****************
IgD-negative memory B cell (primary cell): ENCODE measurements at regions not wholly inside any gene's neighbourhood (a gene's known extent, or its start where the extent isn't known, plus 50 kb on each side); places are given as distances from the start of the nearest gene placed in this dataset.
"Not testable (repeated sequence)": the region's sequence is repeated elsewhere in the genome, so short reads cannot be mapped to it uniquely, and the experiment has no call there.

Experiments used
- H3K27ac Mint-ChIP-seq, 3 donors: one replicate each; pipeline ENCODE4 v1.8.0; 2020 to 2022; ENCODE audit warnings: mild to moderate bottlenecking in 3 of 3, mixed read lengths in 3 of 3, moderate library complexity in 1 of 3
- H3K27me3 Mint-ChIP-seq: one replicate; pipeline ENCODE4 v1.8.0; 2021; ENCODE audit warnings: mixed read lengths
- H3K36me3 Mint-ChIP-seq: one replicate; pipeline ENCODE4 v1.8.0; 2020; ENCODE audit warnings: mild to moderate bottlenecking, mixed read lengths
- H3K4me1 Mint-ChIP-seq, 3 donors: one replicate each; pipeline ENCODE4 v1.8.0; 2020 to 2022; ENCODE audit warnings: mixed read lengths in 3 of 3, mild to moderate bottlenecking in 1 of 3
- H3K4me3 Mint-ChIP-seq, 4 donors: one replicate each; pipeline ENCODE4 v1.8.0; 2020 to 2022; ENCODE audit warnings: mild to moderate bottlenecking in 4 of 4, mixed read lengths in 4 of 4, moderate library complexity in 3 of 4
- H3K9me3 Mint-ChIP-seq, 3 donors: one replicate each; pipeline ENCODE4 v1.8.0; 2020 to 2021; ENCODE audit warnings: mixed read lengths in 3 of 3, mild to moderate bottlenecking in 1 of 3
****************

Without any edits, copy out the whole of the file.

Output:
IgD-negative memory B cell (primary cell): ENCODE measurements at regions not wholly inside any gene's neighbourhood (a gene's known extent, or its start where the extent isn't known, plus 50 kb on each side); places are given as distances from the start of the nearest gene placed in this dataset.
"Not testable (repeated sequence)": the region's sequence is repeated elsewhere in the genome, so short reads cannot be mapped to it uniquely, and the experiment has no call there.

Experiments used
- H3K27ac Mint-ChIP-seq, 3 donors: one replicate each; pipeline ENCODE4 v1.8.0; 2020 to 2022; ENCODE audit warnings: mild to moderate bottlenecking in 3 of 3, mixed read lengths in 3 of 3, moderate library complexity in 1 of 3
- H3K27me3 Mint-ChIP-seq: one replicate; pipeline ENCODE4 v1.8.0; 2021; ENCODE audit warnings: mixed read lengths
- H3K36me3 Mint-ChIP-seq: one replicate; pipeline ENCODE4 v1.8.0; 2020; ENCODE audit warnings: mild to moderate bottlenecking, mixed read lengths
- H3K4me1 Mint-ChIP-seq, 3 donors: one replicate each; pipeline ENCODE4 v1.8.0; 2020 to 2022; ENCODE audit warnings: mixed read lengths in 3 of 3, mild to moderate bottlenecking in 1 of 3
- H3K4me3 Mint-ChIP-seq, 4 donors: one replicate each; pipeline ENCODE4 v1.8.0; 2020 to 2022; ENCODE audit warnings: mild to moderate bottlenecking in 4 of 4, mixed read lengths in 4 of 4, moderate library complexity in 3 of 4
- H3K9me3 Mint-ChIP-seq, 3 donors: one replicate each; pipeline ENCODE4 v1.8.0; 2020 to 2021; ENCODE audit warnings: mixed read lengths in 3 of 3, mild to moderate bottlenecking in 1 of 3